Time Warner Cable has pulled the plug on CBS.
The cable provider blacked out CBS stations in a number of cities on Friday after the two companies failed to resolve their disagreement over transmission fees by the 5 p.m. deadline they had set. CBS said it was the first time in its history that it had been dropped from a cable system over a business dispute.
The roughly 3 million customers affected are in New York, Los Angeles, Dallas, Boston, Chicago, Denver, Detroit and Pittsburgh. Those are the cities where CBS owns the affiliates that carry the network. In other markets, CBS is carried on stations with different owners.
Time Warner Cable customers nationwide have also lost access to the premium cable networks Showtime, The Movie Channel and The Smithsonian Channel, which are also owned by CBS.
The negotiation deadline had been extended on a number of previous occasions since the former contract expired on June 30. But on Friday, Time Warner Cable said CBS “has refused to have a productive discussion.”
“It’s become clear that no matter how much time we give them, they’re not willing to come to reasonable terms,” TWC spokesman Eric Mangan said in a statement. “We thank our customers for their patience and support as we continue to fight hard to keep their prices down.”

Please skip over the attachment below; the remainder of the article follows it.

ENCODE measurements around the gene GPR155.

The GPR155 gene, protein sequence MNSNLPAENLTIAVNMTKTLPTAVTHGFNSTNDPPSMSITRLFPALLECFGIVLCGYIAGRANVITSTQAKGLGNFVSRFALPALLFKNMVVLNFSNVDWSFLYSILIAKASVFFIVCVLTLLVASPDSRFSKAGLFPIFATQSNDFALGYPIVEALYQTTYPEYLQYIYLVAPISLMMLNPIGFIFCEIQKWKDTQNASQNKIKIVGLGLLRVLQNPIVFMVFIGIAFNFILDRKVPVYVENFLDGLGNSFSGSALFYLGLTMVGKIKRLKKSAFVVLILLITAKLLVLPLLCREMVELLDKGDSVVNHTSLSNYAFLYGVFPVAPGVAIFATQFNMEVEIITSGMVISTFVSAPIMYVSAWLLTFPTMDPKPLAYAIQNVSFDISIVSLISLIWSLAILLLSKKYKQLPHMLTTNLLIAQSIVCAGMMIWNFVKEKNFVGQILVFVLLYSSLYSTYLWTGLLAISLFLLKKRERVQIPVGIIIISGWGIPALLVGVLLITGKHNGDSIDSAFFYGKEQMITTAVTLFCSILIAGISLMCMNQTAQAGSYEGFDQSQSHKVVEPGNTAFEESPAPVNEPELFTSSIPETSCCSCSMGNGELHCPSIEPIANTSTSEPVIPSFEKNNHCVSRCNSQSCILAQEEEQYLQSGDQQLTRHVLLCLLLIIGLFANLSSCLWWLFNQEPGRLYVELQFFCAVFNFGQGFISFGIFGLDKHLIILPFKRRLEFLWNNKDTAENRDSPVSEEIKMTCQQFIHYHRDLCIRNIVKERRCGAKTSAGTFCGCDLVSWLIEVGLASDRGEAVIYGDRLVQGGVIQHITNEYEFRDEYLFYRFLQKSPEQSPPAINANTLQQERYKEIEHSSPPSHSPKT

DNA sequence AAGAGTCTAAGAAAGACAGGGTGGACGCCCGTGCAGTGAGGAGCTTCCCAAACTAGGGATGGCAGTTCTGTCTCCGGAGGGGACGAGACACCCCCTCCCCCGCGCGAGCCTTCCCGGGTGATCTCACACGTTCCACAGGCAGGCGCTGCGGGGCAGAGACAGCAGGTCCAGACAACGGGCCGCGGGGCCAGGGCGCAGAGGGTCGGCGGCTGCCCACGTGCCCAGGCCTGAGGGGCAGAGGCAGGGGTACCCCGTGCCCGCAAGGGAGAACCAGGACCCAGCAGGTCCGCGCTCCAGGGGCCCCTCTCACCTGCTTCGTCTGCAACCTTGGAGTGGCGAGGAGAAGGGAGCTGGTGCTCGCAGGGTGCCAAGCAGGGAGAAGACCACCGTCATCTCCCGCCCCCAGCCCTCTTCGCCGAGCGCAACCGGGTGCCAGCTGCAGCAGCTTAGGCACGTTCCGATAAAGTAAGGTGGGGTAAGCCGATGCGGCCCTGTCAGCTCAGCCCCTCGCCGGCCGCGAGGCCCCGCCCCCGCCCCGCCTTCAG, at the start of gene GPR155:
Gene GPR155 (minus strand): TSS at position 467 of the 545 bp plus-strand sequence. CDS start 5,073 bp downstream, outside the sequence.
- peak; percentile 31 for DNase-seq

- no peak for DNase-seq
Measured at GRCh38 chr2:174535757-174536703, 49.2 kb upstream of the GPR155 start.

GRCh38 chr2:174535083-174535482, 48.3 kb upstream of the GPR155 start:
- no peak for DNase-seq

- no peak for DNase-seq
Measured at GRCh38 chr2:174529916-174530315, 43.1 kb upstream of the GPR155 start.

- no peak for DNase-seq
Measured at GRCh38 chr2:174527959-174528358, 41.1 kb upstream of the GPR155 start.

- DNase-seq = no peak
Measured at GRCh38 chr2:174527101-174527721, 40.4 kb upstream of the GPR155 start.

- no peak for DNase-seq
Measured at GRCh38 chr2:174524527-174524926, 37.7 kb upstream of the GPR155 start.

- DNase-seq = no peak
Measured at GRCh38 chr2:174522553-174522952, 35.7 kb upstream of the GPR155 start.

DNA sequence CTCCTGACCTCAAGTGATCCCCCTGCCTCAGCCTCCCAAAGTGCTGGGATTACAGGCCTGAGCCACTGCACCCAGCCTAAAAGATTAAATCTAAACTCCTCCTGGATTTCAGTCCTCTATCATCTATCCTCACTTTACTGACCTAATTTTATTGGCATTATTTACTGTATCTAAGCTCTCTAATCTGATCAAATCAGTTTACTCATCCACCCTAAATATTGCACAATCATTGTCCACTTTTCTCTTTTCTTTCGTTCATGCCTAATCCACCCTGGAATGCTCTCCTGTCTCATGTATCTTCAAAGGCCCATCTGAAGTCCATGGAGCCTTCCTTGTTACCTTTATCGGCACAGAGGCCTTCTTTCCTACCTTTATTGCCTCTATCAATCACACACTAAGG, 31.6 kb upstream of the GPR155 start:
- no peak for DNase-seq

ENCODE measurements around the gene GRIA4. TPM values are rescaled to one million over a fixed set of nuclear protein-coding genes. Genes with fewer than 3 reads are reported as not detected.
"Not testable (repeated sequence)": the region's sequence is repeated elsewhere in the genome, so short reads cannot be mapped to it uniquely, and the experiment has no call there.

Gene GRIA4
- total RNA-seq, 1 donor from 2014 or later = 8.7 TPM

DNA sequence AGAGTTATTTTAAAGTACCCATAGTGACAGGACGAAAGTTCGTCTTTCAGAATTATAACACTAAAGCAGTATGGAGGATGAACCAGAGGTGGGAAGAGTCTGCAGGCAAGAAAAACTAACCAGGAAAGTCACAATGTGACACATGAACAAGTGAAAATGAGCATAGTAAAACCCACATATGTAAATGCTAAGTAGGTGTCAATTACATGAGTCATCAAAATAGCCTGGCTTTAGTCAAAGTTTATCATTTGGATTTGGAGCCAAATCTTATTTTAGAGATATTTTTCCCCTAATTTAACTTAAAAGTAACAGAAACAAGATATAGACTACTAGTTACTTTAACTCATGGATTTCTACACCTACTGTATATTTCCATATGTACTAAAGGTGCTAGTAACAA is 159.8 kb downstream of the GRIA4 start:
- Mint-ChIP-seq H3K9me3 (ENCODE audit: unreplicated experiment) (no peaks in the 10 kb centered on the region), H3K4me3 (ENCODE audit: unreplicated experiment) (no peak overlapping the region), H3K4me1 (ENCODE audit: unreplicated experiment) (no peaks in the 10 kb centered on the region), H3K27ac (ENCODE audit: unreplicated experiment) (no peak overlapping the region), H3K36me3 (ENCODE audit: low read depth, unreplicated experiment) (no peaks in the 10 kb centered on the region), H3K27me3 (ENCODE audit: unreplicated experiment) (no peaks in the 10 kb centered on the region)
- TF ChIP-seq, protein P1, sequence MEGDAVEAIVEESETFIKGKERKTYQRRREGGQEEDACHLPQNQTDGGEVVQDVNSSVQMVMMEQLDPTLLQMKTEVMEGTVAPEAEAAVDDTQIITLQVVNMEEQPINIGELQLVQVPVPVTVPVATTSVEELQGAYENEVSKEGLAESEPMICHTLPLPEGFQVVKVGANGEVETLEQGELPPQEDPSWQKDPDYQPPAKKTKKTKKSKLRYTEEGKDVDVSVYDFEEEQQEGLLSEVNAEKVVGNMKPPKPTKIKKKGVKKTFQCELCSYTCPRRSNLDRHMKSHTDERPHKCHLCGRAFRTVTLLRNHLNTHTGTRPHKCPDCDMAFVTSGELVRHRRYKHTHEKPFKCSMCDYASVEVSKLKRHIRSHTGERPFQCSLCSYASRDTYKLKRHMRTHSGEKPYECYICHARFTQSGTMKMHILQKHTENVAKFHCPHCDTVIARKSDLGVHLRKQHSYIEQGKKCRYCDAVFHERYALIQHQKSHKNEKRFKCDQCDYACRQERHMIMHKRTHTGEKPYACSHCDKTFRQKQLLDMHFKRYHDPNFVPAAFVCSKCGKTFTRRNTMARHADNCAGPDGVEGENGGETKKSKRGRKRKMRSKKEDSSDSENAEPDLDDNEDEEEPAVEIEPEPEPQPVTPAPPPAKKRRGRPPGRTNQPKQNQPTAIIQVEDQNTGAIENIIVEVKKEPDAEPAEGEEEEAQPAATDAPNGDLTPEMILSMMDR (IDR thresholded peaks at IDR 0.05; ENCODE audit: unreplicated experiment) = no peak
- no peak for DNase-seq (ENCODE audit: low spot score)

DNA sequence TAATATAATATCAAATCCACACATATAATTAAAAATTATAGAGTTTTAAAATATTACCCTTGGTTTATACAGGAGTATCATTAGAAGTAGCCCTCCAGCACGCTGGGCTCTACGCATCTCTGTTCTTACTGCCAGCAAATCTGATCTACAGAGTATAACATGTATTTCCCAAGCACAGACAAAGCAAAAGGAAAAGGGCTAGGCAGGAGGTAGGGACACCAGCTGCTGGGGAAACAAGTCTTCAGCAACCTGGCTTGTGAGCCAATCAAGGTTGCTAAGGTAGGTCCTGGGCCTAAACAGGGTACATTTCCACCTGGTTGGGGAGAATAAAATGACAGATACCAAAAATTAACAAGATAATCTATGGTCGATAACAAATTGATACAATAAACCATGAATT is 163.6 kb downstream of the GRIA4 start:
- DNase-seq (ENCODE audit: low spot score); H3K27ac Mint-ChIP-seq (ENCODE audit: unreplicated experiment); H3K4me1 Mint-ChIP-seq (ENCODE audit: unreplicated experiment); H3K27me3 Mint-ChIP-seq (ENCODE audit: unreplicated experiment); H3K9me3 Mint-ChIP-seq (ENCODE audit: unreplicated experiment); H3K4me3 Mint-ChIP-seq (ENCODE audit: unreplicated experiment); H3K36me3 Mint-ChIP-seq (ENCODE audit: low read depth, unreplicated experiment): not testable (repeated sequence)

CBS said Time Warner Cable “has conducted negotiations in a combative and non-productive spirit, indulging in pointless brinksmanship and distorted public positioning.”
“What CBS seeks, and what we always have sought from the beginning, is fair compensation for the most-watched television network with the most popular content in the world,” the company said. “We hope and believe this period of darkness will be short and that we can all get back to the business of providing the best entertainment, news and sports to the Time Warner Cable customers we both serve.”
Mangan said Friday evening that negotiations are “ongoing.”
Time Warner Cable has claimed that CBS is demanding too high a rate — 600% more than what the cable provider has to pay for the network’s programming in other parts of the country. In those areas, Time Warner Cable negotiates with local CBS affiliates that are not owned outright by the network.
CBS says the 600% figure is inaccurate, but has declined to provide more specifics. It said its requests “are far more reasonable and well in line with what the industry is paying for content.”
The two sides are very likely to reach a deal at some point, especially if the dispute threatens NFL broadcasts scheduled to air on CBS later this year.
“In the end, of course, an agreement will be reached,” CBS said earlier this week.
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